In conclusion, a careful monitoring of growth and a precise evaluation of short stature are very important to discover the pathologic causes and determine whether GH treatment is needed18). Our data shows that only 10.6% of the children with chief complaint of short stature were identified as having short stature. Approximately 54% of children of short stature presented pathological short stature, whereas normal variants were diagnosed in about 45% of the short children. GHD was the most common cause of pathological short stature, and was found in approximately 20% of the children with short stature.


Conflict of interest: No potential conflict of interest relevant to this article was reported.


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Fig. 1

Distribution of height standard deviation score (SDS) of the children with chief complaint of short stature.

Table 1.

Frequency of children with chief complaints of short stature

Category No. of subjects (%)
Normal (>3 percentile) 3,015 (89.4)
Short stature (<3 percentile) 356 (10.6)
Total 3,371 (100)
Table 2.

Frequency of the various diagnoses of the children with short stature

Diagnosis No. of subjects (%)
Normal variants 159 (44.7)
Familial short stature 82 (23.0)
CGD 63 (17.7)
Familial short stature and CGD 14 (3.9)
Pathological short stature 193 (54.2)
Uncategorized 4 (1.1)
Total 356 (100)

CGD, constitutional delay in growth.

Table 3.

Frequency of the various diagnoses of the children with pathological short stature

Diagnosis No. of subjects (%)
Growth hormone deficiency 75 (38.9)
Idiopathic short stature 45 (23.2)
Small for gestational age 22 (11.3)
Turner syndrome 18 (9.3)
Congenital heart disease 6 (3.1)
Noonan syndrome 4 (2.1)
Anemia 4 (2.1)
Hypochondroplasia 3 (1.5)
Rickets 3 (1.5)
Russel-Silver syndrome 2 (1.0)
Cancer 2 (1.0)
Precocious puberty 2 (1.0)
Scoliosis 1 (0.5)
Skeletal dysplasia 1 (0.5)
Mitochondrial cytopathy 1 (0.5)
Chronic renal failure 1 (0.5)
Hypothyroidism 1 (0.5)
DM 1 (05)
Choledochal cyst 1 (0.5)
Total 193 (100)

DM, diabetes mellitus.

Table 4.

Table 4. Causes of short stature in patients with growth hormone deficiency (GHD)

Diagnosis No. of subjects (%)
Idiopathic GHD 54 (72.0)
Organic GHD 21 (28.0)
Rathke’s cleft cyst 7 (9.3)
Hypoxic brain damage 7 (9.3)
Small size of pituitary gland 3 (4.0)
Pituitary tumor 2 (2.7)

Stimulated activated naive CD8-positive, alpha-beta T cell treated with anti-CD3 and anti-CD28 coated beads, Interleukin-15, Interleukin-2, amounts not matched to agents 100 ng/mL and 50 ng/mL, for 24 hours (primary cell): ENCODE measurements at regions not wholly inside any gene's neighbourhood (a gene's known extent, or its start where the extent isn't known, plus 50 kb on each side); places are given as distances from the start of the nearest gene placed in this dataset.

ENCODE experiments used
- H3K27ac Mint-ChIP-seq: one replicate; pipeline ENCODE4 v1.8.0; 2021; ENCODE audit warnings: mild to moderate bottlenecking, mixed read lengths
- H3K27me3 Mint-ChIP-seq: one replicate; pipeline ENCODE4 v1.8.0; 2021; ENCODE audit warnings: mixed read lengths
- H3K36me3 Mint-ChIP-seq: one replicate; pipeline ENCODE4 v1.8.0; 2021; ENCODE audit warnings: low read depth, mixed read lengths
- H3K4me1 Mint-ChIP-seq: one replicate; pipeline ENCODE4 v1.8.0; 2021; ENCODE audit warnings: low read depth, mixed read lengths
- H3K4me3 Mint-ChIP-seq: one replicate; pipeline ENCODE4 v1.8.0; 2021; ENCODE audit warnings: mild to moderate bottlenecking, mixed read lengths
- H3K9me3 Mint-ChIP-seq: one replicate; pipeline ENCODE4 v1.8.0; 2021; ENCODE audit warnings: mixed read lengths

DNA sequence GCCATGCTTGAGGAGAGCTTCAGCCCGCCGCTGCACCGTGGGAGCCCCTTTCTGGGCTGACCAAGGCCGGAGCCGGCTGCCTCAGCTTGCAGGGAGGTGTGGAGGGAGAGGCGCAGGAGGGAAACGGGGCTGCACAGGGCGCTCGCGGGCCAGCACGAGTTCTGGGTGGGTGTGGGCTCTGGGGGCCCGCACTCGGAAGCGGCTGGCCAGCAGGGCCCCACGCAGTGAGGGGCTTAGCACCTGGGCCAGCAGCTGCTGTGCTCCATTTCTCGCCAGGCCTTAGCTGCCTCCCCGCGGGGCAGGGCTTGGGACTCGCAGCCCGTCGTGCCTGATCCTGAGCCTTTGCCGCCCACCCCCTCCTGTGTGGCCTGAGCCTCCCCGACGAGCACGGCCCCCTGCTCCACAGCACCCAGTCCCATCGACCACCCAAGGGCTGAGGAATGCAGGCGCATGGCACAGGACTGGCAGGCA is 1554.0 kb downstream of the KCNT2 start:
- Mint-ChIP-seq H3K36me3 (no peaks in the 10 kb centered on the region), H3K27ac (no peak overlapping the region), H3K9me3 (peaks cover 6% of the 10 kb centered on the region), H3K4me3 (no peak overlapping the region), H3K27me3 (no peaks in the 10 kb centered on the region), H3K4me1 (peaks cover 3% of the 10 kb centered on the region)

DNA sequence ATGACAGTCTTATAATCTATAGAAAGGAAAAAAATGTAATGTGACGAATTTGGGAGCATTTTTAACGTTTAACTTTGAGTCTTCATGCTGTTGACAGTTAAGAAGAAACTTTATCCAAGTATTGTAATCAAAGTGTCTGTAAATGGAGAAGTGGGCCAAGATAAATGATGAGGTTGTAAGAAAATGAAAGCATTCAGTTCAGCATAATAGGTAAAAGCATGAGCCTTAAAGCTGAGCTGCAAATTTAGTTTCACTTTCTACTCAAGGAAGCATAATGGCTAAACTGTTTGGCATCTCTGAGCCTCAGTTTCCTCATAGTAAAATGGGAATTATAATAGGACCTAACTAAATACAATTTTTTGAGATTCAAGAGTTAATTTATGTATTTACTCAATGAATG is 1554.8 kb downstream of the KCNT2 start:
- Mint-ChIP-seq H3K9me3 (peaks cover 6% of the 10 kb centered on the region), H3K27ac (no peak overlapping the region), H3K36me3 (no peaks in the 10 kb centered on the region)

Microcephaly 1 (1.3)
Arnold chiari malformation 1 (1.3)
Total 75 (100)

GHD, growth hormone deficiency.

Table 5.

Auxological characteristics of children with normal variant and pathological short stature

Variable FSS (n=82) CGD (n=63) Pathologic SS (n=193) P-value
Age (yr) 10.21±5.28 8.23±3.63 7.42±3.90 <0.001
Sex, male/female 24/58 38/25 103/90 <0.001
Height SDS –2.66±0.58 –2.51±0.45 –2.92±0.85 <0.001
Body mass index (kg/m2) 18.01±3.39 15.75±2.64 16.33±2.86 <0.001
Bone age delay (yr) 0.50±0.88 1.80±0.72 1.73±3.12 <0.001
Height velocity (cm/yr) 4.47±2.51 4.78±1.27 3.92±1.83 0.006
Height velocity SDS 0.07±1.70 –0.32±1.49 –1.14±1.70 <0.001
MPH SDS –2.09±0.39 –0.57±0.64 –0.67±0.97 <0.001
PAH SDS –3.38±5.40 –0.78±1.13 –2.56±0.37 0.004
IGF-I (ng/mL) 208.38±17.97 161.30±82.92 135.23±83.21 <0.001
IGFBP-3 (μg/mL) 2.24±0.58 2.15±0.65 2.02±0.70 0.086

Values are presented as mean±standard deviation.

FSS, familial short stature; CGD, constitutional delay in growth; SS, short stature; SDS, standard deviation score; MPH, midparental height; PAH, predicted adult height.

Table 6.

Diagnosis according to severity of short stature

Diagnosis Height SDS≤–3 Height SDS>–3 P-value
Familial short stature 18 (17.8) 64 (25.1) 0.142
CGD 9 (8.9) 54 (21.2) 0.006
Familial short stature + CGD 6 (5.9) 8 (3.1) 0.220
Growth hormone deficiency 21 (20.8) 54 (21.2) 0.936
Idiopathic short stature 15 (14.9) 30 (11.8) 0.429
Clinically defined syndromes 15 (14.9) 9 (3.5) <0.001
Small for gestational age 8 (7.9) 14 (5.5) 0.391
Disorders in specific systems 2 (2.0) 12 (4.7) 0.365
Skeletal dysplasias 4 (4.0) 4 (1.6) 0.230
Endocrine disorders (non-GHD) 1 (1.0) 3 (1.2) 1.000
Others 2 (2.0) 3 (1.2) 0.625
Total 101 (100) 255 (100)

Values are presented as number (%).

SDS, standard deviation score; CGD, constitutional delay in growth; GHD, growth hormone deficiency.